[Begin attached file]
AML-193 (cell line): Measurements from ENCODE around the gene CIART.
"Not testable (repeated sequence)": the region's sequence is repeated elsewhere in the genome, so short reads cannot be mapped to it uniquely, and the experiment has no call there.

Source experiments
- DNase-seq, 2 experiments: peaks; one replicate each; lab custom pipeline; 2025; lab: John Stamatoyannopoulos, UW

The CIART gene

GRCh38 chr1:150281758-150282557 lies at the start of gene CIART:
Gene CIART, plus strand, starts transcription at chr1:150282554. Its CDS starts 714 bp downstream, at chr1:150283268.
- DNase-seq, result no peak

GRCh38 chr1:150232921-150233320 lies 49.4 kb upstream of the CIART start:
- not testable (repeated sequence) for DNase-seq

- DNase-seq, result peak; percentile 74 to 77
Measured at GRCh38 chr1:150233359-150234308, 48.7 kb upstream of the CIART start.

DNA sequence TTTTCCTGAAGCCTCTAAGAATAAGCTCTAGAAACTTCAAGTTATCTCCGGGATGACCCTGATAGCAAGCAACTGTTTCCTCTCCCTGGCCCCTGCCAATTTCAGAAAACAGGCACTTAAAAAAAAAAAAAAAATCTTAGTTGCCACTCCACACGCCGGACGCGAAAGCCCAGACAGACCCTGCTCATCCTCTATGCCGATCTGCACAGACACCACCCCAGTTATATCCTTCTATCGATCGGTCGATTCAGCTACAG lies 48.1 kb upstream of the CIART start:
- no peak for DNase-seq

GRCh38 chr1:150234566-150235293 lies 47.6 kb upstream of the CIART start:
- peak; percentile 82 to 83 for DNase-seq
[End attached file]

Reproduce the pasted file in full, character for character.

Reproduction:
AML-193 (cell line): Measurements from ENCODE around the gene CIART.
"Not testable (repeated sequence)": the region's sequence is repeated elsewhere in the genome, so short reads cannot be mapped to it uniquely, and the experiment has no call there.

Source experiments
- DNase-seq, 2 experiments: peaks; one replicate each; lab custom pipeline; 2025; lab: John Stamatoyannopoulos, UW

The CIART gene

GRCh38 chr1:150281758-150282557 lies at the start of gene CIART:
Gene CIART, plus strand, starts transcription at chr1:150282554. Its CDS starts 714 bp downstream, at chr1:150283268.
- DNase-seq, result no peak

GRCh38 chr1:150232921-150233320 lies 49.4 kb upstream of the CIART start:
- not testable (repeated sequence) for DNase-seq

- DNase-seq, result peak; percentile 74 to 77
Measured at GRCh38 chr1:150233359-150234308, 48.7 kb upstream of the CIART start.

DNA sequence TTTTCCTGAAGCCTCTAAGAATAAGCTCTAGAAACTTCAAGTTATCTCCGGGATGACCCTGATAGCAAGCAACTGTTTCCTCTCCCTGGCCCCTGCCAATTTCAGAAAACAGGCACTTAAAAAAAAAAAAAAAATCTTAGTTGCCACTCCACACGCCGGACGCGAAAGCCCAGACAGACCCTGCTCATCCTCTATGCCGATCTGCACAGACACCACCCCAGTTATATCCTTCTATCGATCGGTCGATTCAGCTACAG lies 48.1 kb upstream of the CIART start:
- no peak for DNase-seq

GRCh38 chr1:150234566-150235293 lies 47.6 kb upstream of the CIART start:
- peak; percentile 82 to 83 for DNase-seq